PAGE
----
home, known as the Hermitage, in Tennessee, where he passed his
declining years in quiet and peace. He became a devout Christian, and
died of consumption, June 8, 1845.


"TO THE VICTORS BELONG THE SPOILS."

It need hardly be said that when Jackson became President he shared his
authority with no one. He made up his cabinet of his personal friends,
and, on the principle of "To the victors belong the spoils," that an
administration to be successful must be composed of those of the same
political faith with its head, he began a system of removals from
office. The total number of such removals made by his predecessors was
seventy-four, some of which were for cause. A year after his
inauguration, Jackson had turned 2,000 office-holders out, and, since
their successors were obliged in many instances to remove subordinates,
in pursuance of the same policy, it will be seen that the President
adopted no halfway measures.

He regarded the members of his cabinet as simply clerks, and, when he
wished to consult with trusted friends, called together a certain number
of boon associates, who became known as his "Kitchen Cabinet."


JACKSON'S FIGHT WITH THE UNITED STATES BANK.

One of the President's unbearable aversions was the United States Bank.
He believed that its strength had been exerted against him, and in his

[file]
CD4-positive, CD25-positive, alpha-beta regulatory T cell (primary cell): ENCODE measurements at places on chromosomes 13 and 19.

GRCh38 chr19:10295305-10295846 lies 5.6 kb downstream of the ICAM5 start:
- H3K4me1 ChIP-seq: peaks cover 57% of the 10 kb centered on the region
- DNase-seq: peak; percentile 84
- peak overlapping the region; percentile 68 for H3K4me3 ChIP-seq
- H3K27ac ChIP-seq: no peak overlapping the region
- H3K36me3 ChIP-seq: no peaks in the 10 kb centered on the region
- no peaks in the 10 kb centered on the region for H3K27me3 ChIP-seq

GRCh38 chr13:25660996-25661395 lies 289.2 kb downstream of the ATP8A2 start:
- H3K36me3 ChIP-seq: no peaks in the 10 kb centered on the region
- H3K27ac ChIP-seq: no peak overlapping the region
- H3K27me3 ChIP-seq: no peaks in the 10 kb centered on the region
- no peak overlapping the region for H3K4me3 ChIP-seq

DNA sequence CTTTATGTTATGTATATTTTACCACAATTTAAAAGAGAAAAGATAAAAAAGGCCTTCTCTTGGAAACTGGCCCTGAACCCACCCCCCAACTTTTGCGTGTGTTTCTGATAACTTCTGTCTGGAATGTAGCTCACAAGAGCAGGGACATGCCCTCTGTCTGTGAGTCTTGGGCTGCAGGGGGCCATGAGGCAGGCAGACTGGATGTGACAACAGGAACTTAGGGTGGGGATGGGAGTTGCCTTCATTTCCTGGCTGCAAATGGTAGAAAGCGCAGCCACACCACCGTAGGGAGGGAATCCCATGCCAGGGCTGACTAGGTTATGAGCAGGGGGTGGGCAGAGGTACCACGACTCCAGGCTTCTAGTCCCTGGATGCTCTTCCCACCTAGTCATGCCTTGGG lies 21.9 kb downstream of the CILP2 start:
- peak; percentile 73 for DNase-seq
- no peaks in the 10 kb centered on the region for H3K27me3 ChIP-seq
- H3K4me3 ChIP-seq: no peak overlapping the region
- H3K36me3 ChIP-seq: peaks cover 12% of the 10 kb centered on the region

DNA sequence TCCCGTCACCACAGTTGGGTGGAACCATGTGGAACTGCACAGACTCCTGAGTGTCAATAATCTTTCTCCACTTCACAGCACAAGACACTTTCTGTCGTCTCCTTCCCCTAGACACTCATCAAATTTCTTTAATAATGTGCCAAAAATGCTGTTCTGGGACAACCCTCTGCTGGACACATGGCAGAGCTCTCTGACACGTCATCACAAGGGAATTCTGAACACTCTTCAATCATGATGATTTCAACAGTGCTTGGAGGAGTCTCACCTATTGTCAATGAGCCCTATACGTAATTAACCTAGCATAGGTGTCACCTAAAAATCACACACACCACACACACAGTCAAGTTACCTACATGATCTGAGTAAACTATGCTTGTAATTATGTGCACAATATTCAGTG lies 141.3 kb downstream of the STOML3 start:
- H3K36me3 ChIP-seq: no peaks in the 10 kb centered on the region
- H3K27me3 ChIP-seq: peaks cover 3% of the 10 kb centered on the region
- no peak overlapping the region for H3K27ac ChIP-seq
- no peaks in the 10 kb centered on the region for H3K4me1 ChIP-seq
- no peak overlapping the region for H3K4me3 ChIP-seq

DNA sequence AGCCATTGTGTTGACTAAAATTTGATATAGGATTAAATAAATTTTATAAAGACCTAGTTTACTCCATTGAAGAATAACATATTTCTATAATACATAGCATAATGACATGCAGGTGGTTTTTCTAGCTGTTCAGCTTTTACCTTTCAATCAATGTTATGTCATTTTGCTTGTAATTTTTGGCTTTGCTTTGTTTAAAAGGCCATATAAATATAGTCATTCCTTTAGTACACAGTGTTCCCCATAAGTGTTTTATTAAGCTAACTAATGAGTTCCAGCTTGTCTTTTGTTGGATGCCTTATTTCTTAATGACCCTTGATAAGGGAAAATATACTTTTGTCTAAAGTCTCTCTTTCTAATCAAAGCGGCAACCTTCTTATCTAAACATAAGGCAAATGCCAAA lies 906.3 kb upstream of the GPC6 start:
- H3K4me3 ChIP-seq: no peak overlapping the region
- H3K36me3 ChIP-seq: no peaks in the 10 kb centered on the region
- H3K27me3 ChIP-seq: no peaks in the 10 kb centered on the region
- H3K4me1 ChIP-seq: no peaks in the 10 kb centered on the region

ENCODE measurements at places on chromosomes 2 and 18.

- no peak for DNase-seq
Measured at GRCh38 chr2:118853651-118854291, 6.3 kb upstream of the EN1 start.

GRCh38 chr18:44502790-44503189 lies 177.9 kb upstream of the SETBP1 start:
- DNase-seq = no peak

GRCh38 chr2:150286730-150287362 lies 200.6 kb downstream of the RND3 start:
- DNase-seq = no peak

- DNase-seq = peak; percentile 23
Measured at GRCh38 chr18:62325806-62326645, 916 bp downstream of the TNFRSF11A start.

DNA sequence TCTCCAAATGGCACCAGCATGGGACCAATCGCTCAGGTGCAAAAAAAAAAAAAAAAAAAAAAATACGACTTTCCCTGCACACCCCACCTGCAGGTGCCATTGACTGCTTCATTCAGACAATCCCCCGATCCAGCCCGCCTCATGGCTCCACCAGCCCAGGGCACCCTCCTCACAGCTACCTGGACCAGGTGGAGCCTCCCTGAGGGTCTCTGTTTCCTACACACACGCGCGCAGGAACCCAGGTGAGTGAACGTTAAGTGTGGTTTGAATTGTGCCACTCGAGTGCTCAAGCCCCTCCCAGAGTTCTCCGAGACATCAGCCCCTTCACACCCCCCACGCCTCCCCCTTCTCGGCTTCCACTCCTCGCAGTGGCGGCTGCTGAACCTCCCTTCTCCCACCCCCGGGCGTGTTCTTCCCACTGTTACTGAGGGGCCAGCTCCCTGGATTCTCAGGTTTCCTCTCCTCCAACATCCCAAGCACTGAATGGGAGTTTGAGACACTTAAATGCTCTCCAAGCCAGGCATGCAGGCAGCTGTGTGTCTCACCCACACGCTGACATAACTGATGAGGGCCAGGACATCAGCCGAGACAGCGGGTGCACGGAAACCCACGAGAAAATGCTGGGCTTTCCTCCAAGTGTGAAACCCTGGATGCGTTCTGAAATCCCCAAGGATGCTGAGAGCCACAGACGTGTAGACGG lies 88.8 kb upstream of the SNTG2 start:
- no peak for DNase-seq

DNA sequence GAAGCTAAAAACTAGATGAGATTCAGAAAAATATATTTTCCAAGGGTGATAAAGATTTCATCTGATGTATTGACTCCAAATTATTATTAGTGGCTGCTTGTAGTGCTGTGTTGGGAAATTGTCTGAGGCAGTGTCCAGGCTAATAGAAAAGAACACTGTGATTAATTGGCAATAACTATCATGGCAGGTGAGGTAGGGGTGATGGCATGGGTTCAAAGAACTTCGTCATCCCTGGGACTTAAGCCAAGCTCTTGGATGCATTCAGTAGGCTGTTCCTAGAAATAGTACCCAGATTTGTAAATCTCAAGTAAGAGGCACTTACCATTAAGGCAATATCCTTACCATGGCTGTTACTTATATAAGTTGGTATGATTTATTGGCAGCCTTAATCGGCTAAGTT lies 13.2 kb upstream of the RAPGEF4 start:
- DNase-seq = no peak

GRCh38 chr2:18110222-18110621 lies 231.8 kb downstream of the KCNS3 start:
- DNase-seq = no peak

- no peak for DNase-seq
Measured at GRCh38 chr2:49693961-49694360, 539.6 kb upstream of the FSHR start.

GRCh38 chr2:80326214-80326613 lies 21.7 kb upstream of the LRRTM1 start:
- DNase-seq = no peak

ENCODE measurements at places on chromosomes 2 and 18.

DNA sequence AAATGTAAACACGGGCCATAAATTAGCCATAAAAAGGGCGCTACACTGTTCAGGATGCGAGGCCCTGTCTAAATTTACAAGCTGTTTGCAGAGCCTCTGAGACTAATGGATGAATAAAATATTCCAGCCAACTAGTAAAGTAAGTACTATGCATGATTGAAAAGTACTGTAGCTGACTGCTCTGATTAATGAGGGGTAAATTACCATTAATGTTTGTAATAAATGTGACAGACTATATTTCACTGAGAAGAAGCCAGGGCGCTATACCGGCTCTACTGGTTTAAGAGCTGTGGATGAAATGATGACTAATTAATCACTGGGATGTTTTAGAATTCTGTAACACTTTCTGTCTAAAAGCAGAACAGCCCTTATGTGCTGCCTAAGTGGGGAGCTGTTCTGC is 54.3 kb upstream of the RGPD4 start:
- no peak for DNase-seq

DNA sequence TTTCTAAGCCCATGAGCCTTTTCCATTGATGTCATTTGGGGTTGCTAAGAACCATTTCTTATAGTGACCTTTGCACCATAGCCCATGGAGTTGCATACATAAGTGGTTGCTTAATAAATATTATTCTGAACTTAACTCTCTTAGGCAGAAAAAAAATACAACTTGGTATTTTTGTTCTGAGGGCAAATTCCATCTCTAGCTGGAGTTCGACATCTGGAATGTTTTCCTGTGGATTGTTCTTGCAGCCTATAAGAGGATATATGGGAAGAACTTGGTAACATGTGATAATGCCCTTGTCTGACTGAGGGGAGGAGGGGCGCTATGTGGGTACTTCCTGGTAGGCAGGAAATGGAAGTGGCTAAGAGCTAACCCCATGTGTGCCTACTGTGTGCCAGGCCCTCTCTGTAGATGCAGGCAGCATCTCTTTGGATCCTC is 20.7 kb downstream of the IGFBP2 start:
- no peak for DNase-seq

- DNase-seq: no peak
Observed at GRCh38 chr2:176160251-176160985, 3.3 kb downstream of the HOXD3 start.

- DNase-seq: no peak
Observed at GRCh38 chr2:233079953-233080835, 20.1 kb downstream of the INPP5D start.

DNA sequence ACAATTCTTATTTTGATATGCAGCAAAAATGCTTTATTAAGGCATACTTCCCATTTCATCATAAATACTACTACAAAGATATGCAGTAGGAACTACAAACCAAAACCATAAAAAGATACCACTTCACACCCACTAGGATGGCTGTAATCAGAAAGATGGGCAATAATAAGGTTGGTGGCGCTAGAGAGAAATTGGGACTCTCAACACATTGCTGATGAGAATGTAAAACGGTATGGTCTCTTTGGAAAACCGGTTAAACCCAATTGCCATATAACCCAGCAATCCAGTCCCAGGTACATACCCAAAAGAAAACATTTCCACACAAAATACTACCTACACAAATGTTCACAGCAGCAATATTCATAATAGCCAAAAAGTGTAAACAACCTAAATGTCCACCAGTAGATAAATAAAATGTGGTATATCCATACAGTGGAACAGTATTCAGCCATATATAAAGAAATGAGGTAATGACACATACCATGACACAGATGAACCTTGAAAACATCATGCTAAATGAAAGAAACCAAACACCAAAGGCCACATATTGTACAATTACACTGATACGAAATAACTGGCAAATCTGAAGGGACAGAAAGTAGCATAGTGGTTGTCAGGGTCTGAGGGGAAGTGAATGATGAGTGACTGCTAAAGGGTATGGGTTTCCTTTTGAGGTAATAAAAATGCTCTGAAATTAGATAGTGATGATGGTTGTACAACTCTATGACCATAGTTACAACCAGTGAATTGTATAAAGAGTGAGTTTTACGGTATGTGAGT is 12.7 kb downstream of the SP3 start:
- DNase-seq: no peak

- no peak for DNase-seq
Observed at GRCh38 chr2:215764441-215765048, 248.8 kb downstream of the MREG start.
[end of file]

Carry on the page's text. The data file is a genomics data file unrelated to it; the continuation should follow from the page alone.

first message to Congress, in December, 1829, he charged that it had
failed to establish a uniform and sound currency and that its existence
was contrary to the spirit of the Constitution. Its charter would expire
in 1836, and Congress passed an act renewing it for fifteen years.
Jackson vetoed the measure, and the two-thirds majority necessary to
pass it again could not be obtained.

By law the deposits of the bank were subject to the secretary of the
treasury, who could not remove them without giving Congress his reasons
for the step. Jackson ordered his secretary to remove the deposits, and
when he very properly refused, the President removed him. He made Roger
B. Taney, afterward chief justice of the United States, his new
secretary of the treasury, and that pliable official promptly
transferred the deposits to certain banks that had been selected.


PRESIDENTIAL ELECTION OF 1832.

Although the fight caused much excitement, and the action of Jackson was
bitterly denounced, it added to his popularity, as was proven in the
presidential election of 1832, when the following electoral vote was
cast: Andrew Jackson, 219; Henry Clay, of Kentucky, National Republican,
49; John Floyd, of Georgia, Independent, 11; William Wirt, of Maryland,
Anti-Masonic, 7. For Vice-President, Martin Van Buren, Democrat, of New
York, received 189 votes; John Sergeant, of Pennsylvania, National
Republican, 49; Henry Lee, of Massachusetts, Independent, 11; Amos
Ellmaker, of Pennsylvania, Anti-Masonic, 7; William Wilkins, of
Pennsylvania, Democrat, 30. On the popular vote, Jackson had more than a
hundred thousand in excess of all the others in a total of one million
and a quarter. It was a great triumph for "Old Hickory."

[Illustration: SAMUEL HOUSTON.

One of "Old Hickory's" volunteers, afterward famous in the Texan War for
Independence.

(1793-1863).]

It rarely happens in the history of any country that the government
finds itself in the possession of more money than it wants. It became
clear, however, that not only would the public debt soon be paid, but a